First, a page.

A questionable but not exactly negative start to the season has seen the murmurs of discontent around Liverpool grow louder. A late draw against Watford and a scraped win over Crystal Palace looked too much like the failures Liverpool supporters had seen for years not to elicit groans despite the four points, yet a solid performance away to Hoffenheim put one foot in Europe’s premier club competition, even if the late conceded goal had eyes rolling.
With Philippe Coutinho still out with a case of transfer fever, Jurgen Klopp sent out the same side that beat Hoffenheim in Germany, while Julian Nagelsmann made two changes, swapping Ermin Bikakcic and Lukas Rupp for Havard Nordtveit and Dennis Geiger in their 3-4-3.
One of the first things to say here is that Hoffenheim’s shape didn’t line up well against Liverpool’s at all. Sadio Mane and Mohamed Salah looked to play narrow but on the outside of the centre-backs, putting them between the wing-backs and central defenders so that neither quite knew who was meant to be picking them up. Meanwhile Emre Can, Georginio Wijnaldum and Alberto Moreno were all powering forward at every opportunity, while Roberto Firmino was dropping off into the midfield forcing a centre-back to follow him. They were essentially overloading Hoffenheim’s back five with six players, many of whom were making hard-to-track runs from deep, all while the positioning of Liverpool’s front three was stretching them to make it difficult to cover one another.
Liverpool used this trick in the early stages of their build-up too, forming a makeshift back three as Trent Alexander-Arnold held back, Dejan Lovren pulled wider and Moreno pushed on. With one of the forwards having to chase down Simon Mignolet, Liverpool had four against three, while Jordan Henderson would also come very deep to get the ball. Kerem Demirbay often followed him yet didn’t get close enough, seemingly uncomfortable with getting caught too high, which left him unable to stop Henderson turning and fizzing a through ball straight up the pitch but also unable to help Geiger from defending the midfield against Can, Wijnaldum and the forward trio dropping off. The high pressing also meant that Hoffenheim’s backline was having to step high up the pitch – suicidal against the pace of Liverpool.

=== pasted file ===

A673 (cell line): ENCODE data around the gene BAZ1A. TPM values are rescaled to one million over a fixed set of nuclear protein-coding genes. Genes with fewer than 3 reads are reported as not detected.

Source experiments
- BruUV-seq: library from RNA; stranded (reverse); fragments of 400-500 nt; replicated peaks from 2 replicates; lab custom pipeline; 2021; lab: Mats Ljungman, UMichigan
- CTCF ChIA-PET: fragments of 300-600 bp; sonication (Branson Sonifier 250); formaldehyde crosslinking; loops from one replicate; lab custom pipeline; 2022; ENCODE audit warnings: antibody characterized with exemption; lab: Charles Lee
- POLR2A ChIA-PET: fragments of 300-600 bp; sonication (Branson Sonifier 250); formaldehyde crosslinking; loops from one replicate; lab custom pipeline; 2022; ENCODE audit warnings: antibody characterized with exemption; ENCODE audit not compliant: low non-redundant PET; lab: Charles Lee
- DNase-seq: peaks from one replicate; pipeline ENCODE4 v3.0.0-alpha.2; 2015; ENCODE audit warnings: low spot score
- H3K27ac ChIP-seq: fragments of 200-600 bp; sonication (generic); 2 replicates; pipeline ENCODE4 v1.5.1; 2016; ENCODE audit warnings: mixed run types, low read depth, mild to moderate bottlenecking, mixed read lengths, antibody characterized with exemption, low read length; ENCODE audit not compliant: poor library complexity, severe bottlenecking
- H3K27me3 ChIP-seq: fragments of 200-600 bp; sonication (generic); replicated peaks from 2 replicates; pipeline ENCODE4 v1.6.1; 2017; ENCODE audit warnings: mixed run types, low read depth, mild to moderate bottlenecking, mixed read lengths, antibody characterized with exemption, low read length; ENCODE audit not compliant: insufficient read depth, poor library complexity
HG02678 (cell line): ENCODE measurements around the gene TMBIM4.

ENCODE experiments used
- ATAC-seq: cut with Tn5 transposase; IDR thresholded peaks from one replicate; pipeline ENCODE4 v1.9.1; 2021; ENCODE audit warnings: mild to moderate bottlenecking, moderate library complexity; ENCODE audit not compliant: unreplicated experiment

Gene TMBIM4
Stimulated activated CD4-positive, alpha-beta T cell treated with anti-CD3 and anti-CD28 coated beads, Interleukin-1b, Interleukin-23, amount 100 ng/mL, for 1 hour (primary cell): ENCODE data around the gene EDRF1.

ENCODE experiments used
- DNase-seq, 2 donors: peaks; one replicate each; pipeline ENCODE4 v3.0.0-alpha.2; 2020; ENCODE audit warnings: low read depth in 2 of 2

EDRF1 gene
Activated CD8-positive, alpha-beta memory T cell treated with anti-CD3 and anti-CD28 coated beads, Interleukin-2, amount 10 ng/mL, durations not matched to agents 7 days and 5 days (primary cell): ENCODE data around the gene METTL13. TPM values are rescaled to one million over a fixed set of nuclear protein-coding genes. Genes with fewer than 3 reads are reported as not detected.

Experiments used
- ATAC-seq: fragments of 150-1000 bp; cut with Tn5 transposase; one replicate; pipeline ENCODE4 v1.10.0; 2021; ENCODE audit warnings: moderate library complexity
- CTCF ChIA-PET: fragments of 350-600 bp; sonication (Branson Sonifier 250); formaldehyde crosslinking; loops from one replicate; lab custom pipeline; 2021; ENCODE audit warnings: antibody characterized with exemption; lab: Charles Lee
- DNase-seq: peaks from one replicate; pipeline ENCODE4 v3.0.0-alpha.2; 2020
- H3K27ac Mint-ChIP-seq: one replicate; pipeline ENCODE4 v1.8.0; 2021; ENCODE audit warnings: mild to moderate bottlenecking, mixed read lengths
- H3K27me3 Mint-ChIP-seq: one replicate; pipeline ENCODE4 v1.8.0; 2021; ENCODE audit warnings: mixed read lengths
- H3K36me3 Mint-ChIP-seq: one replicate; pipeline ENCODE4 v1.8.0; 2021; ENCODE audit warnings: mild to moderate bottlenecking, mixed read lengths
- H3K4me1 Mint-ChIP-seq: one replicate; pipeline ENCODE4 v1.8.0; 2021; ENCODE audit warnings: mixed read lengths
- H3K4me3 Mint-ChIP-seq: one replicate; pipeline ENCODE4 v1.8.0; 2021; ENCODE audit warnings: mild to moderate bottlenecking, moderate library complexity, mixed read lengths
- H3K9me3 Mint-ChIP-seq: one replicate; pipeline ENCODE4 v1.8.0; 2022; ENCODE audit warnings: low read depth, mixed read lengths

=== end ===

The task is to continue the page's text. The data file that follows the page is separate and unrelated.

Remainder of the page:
Liverpool didn’t really have any of these problems in their own pressing. The front three would push up against the centre-backs while the midfield spread across the Hoffenheim four. The centre-backs were all covered, the centre-midfielders would be met with people closing in on them on all sides, and the wing-backs would be trapped on the flanks with the Liverpool winger dropping deeper on the opposite side to ensure a cross-field ball couldn’t be attempted. Henderson having to step up into the midfield line to ensure they weren’t stretched horizontally did mean that it was possible for Hoffenheim to find space if Andrej Kramaric dropped between the lines or Demirbay could get on the ball, and the runs of Pavel Kadarabek from deep were difficult for Moreno to track, however they were mostly unable to work the ball through the pitch, resorting to long aerial balls down the line which rarely troubled.
Able to slide passes straight through the middle, lay off the ball and pass onto an advancing player running beyond Hoffenheim’s defence, Liverpool raced to a three goal lead in 20 minutes. Nagelsmann switched to a 4-2-3-1, removing Nordtveit for Mark Uth, and got a goal back pouncing on a mistake by Lovren minutes later. The German side now had a clearer idea for who each player should pick up: the back four picked up Firmino, Mane and Salah, Demirbay could stay deeper with Geiger in midfield and the extra forward made it easier to stop Liverpool playing it out.
The game had gone long before though. Hoffenheim’s need to get the ball back meant they had to keep pressing, pushing their defensive line up so that Liverpool could still run in behind them, and they tired soon into the second half. Henderson jumped on a mistake to play in Firmino for a fourth and substitute Joe Gomez failed to get close enough to stop a cross for another Hoffenheim consolation.
This game perfectly encapsulated the exciting direct football that Liverpool are capable of when given the space, with four deep players supplying six attackers. Their main problem is of course that most teams won’t give them that space and Hoffenheim must be kicking themselves that they made it so easy for the Reds.